By Ethirajan Anbarasan
The Sri Lankan military and Tamil Tiger rebels seem to be gearing up for a major confrontation in the north of the country, stoking fears of more civilian casualties and displacement.
The rebels are strengthening their defence lines
Despite losing territory in the east earlier this year, the rebels still control a vast swathe of land in the north of the island.
Although sporadic fighting has been going on for months, the intensity of the clashes has recently increased.
Fighting is currently taking place around Mannar, Vavuniya, Weli Oya and Jaffna - all areas which surround rebel-held territory. There are intermittent battles at sea as well.
"Sri Lankan forces are now focusing on the nerve centre of the rebels. Since their rear base is under threat, the Tigers have to break out militarily at some point," says analyst DBS Jeyaraj.
The pattern is clear. Both sides exchange heavy artillery fire in the Forward Defence Lines (FDLs), separating their forces. Heavy aerial bombardment is followed by military incursions.
The government claims that at least 280 rebels have been killed since September and more than 20 soldiers have been killed in various battles over the same period.
But the claims of both sides in relation to casualties and what exactly has happened on the battle front can rarely, if ever, be independently confirmed.
The future for civilians looks bleak
For its part, the government has denied starting any offensives.
"Government forces are only defending their positions and if they are attacked they will counter-attack," Sri Lankan army spokesperson Brig Udaya Nanayakkara told the BBC.
Earlier attempts by the military to capture the rebel stronghold in Vanni have ended in disaster. But buoyed by recent victories in the east, the army is now confident of recapturing territory in the north as well.
Tamil rebels are also gearing up for a major battle. There are already reports of the rebels establishing a three-layered defensive infrastructure inside Vanni region. Troops are likely to suffer casualties while trying to penetrate these heavily fortified defence lines.
But the Sri Lankan military claims to have had several morale-boosting successes in recent weeks. They claim that many rebel ships carrying arms have been destroyed recently in the open sea.
The military says that it has also moved into certain strategic areas in Mannar district. There is little doubt that their confidence is high.
Perhaps the main concern is the fate of thousands of civilians trapped inside rebel-held areas and border regions. Local journalists say that more than 200 civilians have been killed in various incidents since the beginning of August. If full-scale conflict erupts, then civilians will be forced to flee.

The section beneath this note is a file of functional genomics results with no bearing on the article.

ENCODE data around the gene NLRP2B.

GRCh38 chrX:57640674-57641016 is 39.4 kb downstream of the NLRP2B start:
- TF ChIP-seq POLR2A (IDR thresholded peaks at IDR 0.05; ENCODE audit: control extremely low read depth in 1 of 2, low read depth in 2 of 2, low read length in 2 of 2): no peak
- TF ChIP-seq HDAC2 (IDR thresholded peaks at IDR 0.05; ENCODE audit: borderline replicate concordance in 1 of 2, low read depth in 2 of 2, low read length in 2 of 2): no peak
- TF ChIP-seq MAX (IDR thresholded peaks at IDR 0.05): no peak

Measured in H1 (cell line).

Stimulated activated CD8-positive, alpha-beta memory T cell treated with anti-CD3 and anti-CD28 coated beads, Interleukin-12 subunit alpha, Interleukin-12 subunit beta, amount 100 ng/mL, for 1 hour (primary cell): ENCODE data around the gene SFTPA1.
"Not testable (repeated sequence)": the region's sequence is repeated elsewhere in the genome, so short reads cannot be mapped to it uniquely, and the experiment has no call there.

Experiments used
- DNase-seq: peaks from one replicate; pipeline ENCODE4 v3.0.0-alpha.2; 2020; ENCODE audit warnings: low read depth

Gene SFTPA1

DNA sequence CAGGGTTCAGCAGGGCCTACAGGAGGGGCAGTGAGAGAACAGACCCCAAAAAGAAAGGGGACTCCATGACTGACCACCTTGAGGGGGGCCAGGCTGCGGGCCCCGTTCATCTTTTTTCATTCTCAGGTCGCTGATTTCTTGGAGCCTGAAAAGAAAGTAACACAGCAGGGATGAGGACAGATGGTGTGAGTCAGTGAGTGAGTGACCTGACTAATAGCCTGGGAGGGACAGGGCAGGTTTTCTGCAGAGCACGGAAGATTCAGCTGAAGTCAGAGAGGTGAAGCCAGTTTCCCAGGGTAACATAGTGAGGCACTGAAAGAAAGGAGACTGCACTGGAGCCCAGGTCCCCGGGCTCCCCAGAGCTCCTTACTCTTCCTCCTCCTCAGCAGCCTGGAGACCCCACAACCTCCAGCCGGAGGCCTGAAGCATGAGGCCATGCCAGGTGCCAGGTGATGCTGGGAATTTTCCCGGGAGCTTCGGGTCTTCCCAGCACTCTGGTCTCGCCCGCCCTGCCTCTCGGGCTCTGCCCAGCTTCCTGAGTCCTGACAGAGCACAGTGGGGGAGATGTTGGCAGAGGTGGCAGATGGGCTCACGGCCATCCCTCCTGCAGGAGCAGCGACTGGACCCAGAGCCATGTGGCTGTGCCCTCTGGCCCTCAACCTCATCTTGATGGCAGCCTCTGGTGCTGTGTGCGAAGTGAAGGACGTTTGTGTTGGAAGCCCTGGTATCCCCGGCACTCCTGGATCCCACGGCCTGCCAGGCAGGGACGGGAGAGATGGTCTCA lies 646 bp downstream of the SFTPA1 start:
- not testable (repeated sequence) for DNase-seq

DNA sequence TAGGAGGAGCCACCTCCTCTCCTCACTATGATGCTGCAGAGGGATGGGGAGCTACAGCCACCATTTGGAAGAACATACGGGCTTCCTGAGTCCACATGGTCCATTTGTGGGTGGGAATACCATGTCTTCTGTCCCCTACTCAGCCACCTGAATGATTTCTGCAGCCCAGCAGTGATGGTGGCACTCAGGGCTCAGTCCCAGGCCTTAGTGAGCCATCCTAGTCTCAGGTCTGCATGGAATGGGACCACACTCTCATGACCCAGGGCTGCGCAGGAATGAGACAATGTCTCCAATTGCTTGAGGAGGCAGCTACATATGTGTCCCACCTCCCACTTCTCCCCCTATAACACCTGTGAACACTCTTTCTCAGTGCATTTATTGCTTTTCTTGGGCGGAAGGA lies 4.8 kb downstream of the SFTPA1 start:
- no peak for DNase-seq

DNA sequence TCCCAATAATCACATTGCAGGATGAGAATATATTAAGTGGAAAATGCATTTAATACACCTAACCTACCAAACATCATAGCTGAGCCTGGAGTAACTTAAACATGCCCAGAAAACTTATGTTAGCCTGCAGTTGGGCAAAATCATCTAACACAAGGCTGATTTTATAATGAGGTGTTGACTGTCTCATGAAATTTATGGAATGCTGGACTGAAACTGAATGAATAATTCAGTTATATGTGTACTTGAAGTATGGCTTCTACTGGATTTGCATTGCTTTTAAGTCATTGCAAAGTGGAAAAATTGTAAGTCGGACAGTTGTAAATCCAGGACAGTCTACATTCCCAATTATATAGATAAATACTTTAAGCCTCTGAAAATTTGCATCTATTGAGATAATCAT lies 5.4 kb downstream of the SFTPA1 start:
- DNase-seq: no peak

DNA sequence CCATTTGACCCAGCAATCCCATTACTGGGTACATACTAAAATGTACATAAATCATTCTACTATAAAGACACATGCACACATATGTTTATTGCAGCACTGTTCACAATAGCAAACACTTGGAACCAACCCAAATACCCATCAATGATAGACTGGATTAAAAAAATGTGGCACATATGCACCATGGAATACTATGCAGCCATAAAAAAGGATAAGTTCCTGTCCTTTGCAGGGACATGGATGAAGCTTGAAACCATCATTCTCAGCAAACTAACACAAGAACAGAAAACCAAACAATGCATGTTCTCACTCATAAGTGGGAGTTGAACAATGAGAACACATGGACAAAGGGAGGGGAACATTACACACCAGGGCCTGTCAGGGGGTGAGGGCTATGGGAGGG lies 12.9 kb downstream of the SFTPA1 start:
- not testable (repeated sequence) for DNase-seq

There are already more than 5,000 civilians displaced in the recent fighting in the north.
Morale in the army is reported to be high
"We were forced to leave our homes due to heavy shelling. We have been moving from place to place. Life in the refugee camps is miserable," says a displaced Tamil who did not want to be identified.
Some of the displaced civilians in the north are afraid that they may not be allowed to go back to their homes even if the fighting ends. They point out that while major clashes ceased in the east some months ago, more than 40,000 civilians are still scattered in various camps for displaced people.
The upsurge in fighting has happened despite the Norwegian-brokered ceasefire agreement, signed in 2002. Everyone recognises that it now exists only on paper.
The political process is also in limbo. The government had announced the formation of an all-party group last year to discuss a political solution to the war. The final draft of the proposals is still under discussion and the delay is worrying the Tamils.
"The government seems to be emboldened by their recent military success in the east. So, they think there is no need to devolve power to the Tamils," says Mr Jeyaraj.
Human rights concern
Meanwhile, the government is also coming under intense scrutiny from human rights agencies, who accuse the security forces and paramilitary groups of abductions and killings. Officials vehemently deny these charges. Tamil rebels also face similar accusations from human rights groups. But they, too, deny the accusations.
Thousands have become internally displaced
United Nations Human Rights Commissioner Louise Arbour spoke out strongly this month against the country's human rights record.
"The most serious human rights issue is the lack of credible public information on the large number of unresolved cases of abductions, disappearances and killings... These cases are not properly recorded, investigated and there is no prosecution," Ms Arbour told the BBC's Newshour programme after her recent visit to the island-nation.
The international community's plea to both warring parties to refrain from all-out war does not appear to be having any effect.
The forthcoming monsoon may delay an imminent major confrontation but analysts say Sri Lanka is on course for a protracted and a bitter conflict in the coming months.
In the meantime, displaced civilians are afraid that the lack of international attention to their plight will only add to their misery.